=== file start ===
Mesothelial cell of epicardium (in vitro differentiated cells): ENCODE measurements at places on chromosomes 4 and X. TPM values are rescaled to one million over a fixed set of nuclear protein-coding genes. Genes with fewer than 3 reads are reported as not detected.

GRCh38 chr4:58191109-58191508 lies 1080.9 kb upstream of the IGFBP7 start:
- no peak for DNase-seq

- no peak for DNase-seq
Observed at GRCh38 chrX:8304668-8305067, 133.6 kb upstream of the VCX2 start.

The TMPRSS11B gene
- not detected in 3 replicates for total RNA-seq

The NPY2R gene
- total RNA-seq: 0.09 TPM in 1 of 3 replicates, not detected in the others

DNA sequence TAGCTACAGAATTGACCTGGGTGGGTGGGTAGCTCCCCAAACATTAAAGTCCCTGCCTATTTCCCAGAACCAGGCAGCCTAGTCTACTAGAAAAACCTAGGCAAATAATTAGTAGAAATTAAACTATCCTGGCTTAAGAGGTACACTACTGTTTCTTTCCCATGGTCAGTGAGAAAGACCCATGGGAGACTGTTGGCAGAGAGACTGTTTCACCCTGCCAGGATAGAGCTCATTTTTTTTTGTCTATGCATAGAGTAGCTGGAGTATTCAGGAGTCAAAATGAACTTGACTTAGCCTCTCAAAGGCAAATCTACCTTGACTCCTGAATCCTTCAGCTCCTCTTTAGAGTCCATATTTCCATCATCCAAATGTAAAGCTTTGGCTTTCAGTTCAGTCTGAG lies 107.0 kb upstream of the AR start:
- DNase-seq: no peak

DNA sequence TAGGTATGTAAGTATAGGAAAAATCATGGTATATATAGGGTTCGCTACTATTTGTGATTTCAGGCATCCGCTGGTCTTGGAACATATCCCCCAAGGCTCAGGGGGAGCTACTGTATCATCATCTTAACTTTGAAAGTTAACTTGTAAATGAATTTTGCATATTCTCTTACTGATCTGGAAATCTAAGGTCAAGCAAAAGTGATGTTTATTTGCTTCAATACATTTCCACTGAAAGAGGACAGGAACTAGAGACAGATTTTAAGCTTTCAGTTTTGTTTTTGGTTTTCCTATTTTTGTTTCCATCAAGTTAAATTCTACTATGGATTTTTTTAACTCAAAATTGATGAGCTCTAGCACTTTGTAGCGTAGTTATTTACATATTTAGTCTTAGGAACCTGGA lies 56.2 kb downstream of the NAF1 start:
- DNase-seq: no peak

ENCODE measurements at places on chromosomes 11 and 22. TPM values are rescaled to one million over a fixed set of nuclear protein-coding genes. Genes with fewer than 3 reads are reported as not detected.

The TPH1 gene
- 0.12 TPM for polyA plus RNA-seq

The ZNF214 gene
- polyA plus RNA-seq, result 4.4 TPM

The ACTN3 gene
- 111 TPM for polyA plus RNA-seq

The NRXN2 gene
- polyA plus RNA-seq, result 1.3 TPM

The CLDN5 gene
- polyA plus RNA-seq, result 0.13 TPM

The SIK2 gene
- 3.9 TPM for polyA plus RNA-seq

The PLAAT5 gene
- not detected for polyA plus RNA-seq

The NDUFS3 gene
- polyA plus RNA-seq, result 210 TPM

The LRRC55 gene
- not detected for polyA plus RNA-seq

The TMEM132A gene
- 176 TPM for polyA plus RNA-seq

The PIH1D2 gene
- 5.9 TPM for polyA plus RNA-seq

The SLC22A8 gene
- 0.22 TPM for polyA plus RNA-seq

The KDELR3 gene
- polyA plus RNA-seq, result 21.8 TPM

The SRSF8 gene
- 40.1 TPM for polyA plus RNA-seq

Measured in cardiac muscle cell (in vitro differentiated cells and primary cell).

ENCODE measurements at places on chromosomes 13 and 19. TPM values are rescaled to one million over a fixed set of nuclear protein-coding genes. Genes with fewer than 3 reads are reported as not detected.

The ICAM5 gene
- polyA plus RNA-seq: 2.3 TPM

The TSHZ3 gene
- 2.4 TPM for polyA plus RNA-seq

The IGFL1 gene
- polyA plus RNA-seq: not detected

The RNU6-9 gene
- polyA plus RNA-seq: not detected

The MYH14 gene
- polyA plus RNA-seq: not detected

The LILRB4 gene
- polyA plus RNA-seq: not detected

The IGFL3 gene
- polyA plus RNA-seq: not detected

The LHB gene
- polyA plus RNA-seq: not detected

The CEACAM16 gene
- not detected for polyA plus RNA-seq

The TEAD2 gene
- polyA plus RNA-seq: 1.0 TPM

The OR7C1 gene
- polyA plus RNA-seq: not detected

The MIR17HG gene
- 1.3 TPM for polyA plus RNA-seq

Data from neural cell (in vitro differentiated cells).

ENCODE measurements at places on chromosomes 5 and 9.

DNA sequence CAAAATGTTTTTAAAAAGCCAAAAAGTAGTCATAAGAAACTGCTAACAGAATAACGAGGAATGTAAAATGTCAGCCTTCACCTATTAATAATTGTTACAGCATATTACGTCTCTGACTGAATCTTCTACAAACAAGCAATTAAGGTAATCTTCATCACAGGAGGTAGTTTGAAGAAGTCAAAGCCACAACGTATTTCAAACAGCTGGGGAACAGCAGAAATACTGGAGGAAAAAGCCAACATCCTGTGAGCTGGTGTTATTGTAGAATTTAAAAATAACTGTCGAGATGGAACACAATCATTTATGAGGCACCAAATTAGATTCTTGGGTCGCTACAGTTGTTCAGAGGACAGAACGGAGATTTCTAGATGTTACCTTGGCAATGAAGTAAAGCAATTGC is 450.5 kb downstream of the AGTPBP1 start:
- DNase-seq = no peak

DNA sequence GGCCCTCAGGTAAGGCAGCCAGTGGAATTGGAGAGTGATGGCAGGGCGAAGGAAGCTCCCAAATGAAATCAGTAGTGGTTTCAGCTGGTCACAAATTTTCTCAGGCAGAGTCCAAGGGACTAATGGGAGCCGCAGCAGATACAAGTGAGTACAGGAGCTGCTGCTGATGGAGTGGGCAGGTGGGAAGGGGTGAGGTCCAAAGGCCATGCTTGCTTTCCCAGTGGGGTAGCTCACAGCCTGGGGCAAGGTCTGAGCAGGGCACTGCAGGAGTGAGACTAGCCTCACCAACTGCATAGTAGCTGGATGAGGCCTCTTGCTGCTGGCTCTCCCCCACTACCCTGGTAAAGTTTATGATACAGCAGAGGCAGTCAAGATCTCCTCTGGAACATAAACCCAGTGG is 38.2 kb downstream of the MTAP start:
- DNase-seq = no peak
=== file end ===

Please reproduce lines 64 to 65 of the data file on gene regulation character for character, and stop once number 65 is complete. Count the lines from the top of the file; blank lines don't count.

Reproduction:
- polyA plus RNA-seq: 1.0 TPM

The OR7C1 gene